At age 32, it’s a testament to Kobe that he’s even on this list. Kobe has already played 13 NBA seasons, but he still continues to improve each season. This offseason, Kobe added a post-game to his arsenal- similar to Jordan later in his career- that should allow him to compete at an extremely high level into his late-thirties.
Even so, Bryant realistically has only about 5-6 seasons left in his career. Compared to the decade or more left for LeBron James and Kevin Durant,-though it’s still a tough choice- I’d prefer the youngsters.
Ultimately, my number one pick came down to LeBron and Durant. Many fans would choose LeBron without a second thought, but I still have a few unanswered questions about LeBron.
Can he make free throws when they matter in the playoffs? Why hasn’t he drastically improved his shot, or added a post-game like Kobe? Is he more dedicated to basketball, or his business and becoming a global icon?
Maybe I’m nitpicking, but I still don’t see the ultra-competitive streak in LeBron that all great winners have. I’m not convinced he works hard enough on his game in the offseason. Don’t get me wrong, LeBron has improved each season; but it’s the kind of improvement that comes with experience and getting older, not the kind of improvement that comes from countless hours in the gym.
Durant hasn’t answered the question of playoff poise yet either, but I know he loves and fully commits himself to basketball. As a high school senior, I saw Kevin Durant play in the Spalding Hoophall Classic at Springfield College and I was impressed. The next year, when I saw him playing for Texas, I was blown away. He had drastically improved his game from one year to the next. I thought he’d be a good college player, but I did not have a clue he’d be THAT good.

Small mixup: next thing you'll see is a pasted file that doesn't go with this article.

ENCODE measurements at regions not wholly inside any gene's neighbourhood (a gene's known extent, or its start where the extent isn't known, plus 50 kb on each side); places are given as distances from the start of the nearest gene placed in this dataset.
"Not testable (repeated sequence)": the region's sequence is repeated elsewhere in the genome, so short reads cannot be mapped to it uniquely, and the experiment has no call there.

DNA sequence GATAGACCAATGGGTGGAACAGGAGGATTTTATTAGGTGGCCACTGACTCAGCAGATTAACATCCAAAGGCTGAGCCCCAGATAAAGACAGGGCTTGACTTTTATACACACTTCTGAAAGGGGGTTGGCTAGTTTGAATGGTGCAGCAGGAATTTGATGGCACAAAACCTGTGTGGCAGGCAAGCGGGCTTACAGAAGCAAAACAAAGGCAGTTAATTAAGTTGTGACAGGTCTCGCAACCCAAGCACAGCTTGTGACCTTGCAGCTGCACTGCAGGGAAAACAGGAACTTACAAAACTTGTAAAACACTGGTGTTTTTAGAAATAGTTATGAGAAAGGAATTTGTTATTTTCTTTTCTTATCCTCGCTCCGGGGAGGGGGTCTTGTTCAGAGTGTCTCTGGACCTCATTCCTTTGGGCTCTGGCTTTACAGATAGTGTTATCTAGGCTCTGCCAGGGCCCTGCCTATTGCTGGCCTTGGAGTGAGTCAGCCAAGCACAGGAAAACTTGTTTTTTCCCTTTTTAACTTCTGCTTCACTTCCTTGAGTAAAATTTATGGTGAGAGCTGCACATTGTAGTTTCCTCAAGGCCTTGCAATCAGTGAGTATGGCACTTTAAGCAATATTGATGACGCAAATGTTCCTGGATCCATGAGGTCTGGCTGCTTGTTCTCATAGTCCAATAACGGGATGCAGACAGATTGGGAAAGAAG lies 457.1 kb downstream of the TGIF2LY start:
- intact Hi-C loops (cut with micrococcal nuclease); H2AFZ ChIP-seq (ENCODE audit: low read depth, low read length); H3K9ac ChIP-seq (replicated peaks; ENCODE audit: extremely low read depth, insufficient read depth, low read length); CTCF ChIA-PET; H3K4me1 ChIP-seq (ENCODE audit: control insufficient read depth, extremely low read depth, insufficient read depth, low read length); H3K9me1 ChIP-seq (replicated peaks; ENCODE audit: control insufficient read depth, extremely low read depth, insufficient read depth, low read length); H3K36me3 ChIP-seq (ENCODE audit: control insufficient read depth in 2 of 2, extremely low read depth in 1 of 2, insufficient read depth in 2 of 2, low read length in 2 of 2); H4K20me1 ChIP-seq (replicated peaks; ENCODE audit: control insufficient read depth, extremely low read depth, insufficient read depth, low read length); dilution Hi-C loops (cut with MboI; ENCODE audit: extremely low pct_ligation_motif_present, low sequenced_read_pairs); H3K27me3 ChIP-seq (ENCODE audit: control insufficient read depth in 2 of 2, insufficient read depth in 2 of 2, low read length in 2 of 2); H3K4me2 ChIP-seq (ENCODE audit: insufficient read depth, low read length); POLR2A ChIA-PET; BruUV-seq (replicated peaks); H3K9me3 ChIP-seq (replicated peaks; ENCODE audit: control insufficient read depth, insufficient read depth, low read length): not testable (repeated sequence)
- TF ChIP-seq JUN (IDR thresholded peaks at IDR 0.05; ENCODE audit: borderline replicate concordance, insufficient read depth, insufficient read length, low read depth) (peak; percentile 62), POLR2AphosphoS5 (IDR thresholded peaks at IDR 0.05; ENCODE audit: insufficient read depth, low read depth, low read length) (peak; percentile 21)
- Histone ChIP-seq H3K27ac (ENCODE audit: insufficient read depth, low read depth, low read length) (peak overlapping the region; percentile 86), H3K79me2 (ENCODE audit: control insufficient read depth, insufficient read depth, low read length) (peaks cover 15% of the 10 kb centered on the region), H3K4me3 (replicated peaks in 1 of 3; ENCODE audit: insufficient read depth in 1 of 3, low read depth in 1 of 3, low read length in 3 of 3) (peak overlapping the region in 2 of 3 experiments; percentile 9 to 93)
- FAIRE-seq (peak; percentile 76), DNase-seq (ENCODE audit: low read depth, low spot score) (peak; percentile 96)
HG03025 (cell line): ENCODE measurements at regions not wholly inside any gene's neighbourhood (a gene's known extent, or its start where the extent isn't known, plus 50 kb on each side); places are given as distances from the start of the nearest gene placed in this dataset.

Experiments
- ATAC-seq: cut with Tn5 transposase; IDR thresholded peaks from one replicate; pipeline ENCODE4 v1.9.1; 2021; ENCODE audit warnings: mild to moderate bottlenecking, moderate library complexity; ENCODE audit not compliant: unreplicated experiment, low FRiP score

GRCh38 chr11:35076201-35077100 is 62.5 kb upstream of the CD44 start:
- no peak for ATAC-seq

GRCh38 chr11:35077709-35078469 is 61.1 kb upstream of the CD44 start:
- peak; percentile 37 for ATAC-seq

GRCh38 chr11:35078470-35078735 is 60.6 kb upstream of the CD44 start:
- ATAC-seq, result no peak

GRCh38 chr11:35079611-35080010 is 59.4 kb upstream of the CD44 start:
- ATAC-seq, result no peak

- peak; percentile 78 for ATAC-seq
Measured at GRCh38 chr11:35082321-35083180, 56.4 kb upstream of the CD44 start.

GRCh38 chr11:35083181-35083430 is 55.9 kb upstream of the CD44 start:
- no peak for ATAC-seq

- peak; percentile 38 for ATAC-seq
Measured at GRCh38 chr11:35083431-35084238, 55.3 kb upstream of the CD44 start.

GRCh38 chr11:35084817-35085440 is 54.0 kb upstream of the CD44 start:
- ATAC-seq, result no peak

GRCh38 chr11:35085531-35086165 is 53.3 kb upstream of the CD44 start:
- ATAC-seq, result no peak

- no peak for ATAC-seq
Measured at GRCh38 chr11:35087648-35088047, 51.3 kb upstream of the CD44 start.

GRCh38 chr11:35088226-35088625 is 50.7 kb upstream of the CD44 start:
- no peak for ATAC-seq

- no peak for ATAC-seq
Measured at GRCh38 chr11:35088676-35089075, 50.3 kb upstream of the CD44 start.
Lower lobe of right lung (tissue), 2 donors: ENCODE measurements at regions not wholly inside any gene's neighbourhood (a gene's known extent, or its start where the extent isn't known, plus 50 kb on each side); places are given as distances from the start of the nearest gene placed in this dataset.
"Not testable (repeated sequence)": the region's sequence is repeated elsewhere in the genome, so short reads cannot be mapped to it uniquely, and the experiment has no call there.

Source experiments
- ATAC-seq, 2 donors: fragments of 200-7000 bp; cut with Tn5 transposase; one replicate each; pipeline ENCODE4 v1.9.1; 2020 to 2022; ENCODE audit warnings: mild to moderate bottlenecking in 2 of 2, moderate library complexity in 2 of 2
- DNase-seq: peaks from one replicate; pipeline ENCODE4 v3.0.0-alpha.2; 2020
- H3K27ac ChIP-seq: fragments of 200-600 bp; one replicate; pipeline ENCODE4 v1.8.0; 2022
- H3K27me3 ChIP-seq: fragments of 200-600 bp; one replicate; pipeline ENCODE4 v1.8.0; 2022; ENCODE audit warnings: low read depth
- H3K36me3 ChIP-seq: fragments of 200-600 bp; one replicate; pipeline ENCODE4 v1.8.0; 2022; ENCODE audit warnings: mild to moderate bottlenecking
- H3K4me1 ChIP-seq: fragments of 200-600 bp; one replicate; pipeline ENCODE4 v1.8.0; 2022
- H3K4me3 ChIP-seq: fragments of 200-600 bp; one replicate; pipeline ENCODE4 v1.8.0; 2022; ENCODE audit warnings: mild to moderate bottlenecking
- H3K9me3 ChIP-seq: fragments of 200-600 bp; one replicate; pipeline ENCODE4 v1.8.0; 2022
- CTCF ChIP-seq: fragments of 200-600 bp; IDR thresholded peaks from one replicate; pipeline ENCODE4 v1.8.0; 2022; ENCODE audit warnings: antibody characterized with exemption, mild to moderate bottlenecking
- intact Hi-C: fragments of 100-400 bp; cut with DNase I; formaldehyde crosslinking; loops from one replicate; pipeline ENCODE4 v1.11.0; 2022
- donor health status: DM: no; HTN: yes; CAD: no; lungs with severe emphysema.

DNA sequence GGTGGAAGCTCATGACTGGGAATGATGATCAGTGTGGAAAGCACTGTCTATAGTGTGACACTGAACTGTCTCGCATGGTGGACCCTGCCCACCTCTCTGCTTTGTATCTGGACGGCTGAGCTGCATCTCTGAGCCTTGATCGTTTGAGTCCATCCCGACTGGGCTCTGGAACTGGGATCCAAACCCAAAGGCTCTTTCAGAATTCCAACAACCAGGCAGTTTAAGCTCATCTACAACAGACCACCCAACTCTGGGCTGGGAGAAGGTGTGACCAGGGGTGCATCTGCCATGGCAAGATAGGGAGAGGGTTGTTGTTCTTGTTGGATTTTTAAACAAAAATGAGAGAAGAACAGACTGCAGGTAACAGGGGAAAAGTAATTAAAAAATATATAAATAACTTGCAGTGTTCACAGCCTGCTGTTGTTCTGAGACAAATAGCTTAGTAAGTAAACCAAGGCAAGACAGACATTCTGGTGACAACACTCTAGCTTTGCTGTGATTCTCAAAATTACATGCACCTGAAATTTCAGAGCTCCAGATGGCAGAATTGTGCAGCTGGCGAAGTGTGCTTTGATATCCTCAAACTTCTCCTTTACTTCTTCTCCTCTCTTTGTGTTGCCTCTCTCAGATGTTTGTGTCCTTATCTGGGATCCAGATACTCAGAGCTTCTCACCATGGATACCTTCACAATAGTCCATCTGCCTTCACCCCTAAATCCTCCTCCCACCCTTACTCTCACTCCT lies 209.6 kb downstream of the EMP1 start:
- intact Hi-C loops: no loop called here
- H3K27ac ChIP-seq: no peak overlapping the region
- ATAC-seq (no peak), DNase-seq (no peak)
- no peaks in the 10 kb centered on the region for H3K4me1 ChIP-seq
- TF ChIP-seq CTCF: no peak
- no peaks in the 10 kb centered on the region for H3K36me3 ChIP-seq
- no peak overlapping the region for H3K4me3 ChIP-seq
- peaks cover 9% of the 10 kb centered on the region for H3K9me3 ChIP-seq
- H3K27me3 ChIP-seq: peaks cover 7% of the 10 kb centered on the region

When the story was told of how Durant literally ate meals and slept in his high school gym, I was not surprised: there is only one way to improve that much, that quickly. And Durant has continued to improve. As a rookie, Durant was a poor rebounder with a bad shot selection. Despite his natural shooting ability, Durant shot only 43% for the season. Fast forward two seasons, and Durant is now shooting over 48% and grabbing over 7 rebounds a game.
While I see no ceiling for either LeBron or Durant, I’m confident Durant will put in the work to reach his potential, while I’m still not sold on LeBron. So, you can take D-Wade, Kobe, or LeBron. Give me Kevin Durant and in 2025, I’ll be the one waving my right hand at a championship parade, with a ring on each finger.